The Ministry of Education, Science, Technology and Innovation, will continue to work with staff at the Grantley Adams Memorial Secondary School to find solutions to the challenges affecting that institution.
The Ministry met with teachers and non-teaching staff over a period of two days – Thursday February 7, and Friday February 8 – to hear their concerns following a stabbing incident at the school on Tuesday, February 6, involving four male students.
In her opening remarks on the first day, the chairperson of the meeting, Deputy Chief Education Officer, Joy Adamson, told staff that the Ministry’s personnel present would note their concerns and suggestions and take them back to the Ministry for further discussions with Chief Education Officer, Karen Best, and Education Minister, Ronald Jones, with the aim of charting a coherent way forward for the school.
“We don’t expect to provide all of the solutions. You are on the frontline; you experience the various challenges but we need to work together to effectively resolve the several issues. The Ministry sees it as one of our main responsibilities to make sure that teachers operate in a safe environment,” she stated.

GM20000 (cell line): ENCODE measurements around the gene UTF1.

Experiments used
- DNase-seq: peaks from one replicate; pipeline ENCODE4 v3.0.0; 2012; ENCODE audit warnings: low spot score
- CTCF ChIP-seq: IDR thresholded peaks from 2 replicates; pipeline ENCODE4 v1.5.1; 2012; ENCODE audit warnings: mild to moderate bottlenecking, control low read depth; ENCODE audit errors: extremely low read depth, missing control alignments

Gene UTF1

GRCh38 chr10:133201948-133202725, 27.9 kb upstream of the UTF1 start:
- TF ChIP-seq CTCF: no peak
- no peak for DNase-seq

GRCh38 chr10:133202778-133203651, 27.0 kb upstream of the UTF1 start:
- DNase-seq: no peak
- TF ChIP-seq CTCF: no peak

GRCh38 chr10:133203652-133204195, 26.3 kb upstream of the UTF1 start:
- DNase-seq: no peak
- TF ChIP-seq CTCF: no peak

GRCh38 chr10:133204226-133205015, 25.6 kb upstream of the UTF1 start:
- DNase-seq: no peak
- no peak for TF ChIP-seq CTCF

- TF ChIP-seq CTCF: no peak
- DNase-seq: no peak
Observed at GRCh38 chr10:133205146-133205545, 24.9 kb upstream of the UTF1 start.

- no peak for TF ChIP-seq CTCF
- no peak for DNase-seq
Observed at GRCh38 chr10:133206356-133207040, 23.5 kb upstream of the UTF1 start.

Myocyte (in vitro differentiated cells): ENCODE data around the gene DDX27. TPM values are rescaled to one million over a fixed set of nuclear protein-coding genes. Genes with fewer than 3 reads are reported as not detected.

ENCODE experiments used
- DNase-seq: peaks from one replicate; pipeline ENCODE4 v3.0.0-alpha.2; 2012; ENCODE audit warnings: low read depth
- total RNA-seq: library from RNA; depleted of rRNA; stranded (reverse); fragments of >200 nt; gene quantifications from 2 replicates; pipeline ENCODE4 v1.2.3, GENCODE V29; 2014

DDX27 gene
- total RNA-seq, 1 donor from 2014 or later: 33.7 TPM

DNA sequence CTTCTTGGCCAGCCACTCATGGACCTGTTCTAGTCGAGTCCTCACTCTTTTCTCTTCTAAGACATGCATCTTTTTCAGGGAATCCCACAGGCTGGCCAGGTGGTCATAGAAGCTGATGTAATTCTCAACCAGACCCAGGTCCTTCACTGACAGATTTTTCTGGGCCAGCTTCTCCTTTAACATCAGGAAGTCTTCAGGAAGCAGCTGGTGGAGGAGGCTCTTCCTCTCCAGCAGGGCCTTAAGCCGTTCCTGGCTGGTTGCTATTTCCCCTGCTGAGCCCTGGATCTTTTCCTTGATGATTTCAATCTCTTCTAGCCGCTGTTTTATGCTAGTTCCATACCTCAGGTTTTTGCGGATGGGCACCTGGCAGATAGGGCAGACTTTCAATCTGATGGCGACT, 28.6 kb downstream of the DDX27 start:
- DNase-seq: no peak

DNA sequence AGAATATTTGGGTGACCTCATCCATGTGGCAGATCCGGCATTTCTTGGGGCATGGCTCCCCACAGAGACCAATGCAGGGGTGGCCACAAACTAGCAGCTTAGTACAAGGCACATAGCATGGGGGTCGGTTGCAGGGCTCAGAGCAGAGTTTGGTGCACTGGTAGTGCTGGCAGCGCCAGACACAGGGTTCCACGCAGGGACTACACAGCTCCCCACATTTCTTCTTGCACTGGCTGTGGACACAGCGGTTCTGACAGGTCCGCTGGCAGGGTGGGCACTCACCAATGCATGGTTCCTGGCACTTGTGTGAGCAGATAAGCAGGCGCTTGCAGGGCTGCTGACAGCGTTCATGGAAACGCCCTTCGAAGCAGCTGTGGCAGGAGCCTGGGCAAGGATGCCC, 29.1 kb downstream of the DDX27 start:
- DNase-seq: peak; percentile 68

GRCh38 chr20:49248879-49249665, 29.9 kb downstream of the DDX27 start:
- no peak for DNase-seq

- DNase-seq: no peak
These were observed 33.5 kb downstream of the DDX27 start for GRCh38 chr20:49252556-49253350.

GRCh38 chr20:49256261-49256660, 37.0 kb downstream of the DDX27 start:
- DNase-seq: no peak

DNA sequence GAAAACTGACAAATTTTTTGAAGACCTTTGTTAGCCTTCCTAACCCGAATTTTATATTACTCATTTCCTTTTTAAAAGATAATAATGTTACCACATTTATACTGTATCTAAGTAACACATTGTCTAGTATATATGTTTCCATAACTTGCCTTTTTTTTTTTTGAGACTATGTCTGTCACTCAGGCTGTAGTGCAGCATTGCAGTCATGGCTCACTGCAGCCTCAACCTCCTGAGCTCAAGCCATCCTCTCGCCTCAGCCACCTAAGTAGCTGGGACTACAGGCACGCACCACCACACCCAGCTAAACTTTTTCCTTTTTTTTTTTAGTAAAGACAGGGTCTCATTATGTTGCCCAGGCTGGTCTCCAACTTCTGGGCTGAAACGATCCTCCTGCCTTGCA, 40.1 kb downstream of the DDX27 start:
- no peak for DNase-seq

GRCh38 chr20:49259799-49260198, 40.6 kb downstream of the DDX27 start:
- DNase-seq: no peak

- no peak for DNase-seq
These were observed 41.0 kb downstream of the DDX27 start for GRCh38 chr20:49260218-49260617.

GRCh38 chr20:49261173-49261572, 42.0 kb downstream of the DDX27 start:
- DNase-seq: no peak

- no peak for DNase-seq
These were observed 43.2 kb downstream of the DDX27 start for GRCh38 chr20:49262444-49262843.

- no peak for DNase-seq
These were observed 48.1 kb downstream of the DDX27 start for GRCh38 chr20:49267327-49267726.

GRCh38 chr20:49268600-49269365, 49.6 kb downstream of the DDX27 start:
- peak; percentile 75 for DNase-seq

Over the two days, counsellors from Network Counselling Services were also present at the school for any staff member who needed counselling. The Deputy Chief Education Officer stressed that staff would continue to access these services as needed.
Mrs. Adamson noted that during the two-day meeting, several staff members shared their concerns “openly and frankly”. “The atmosphere was cordial and at times emotional. Contrary to some reports made by one teachers’ union member, all persons making contributions were allowed to speak freely and without disruption,” she stressed.
The main areas raised during the meeting included the need for more guidance counsellors at the school to deal with students with emotional problems; additional security; training for teachers to deal with students with learning disabilities; and a need for curriculum reform to suit the cognitive abilities of students at the school.
Chairman of the Board, Dennis Holder, who was also present for the two days, emphasised that a post circulating on social media depicting a large collection of weapons – knives, scissors, screwdrivers and ice picks – which was credited to the school, was in fact collected from students but over a number of years, and was not the result of one weapons haul. He also pledged the continued support of the Board of Management to the staff and students of the school.
Grantley Adams Memorial Secondary will reopen on Monday, February 12, and Ministry officials will be present to address the student body on that day.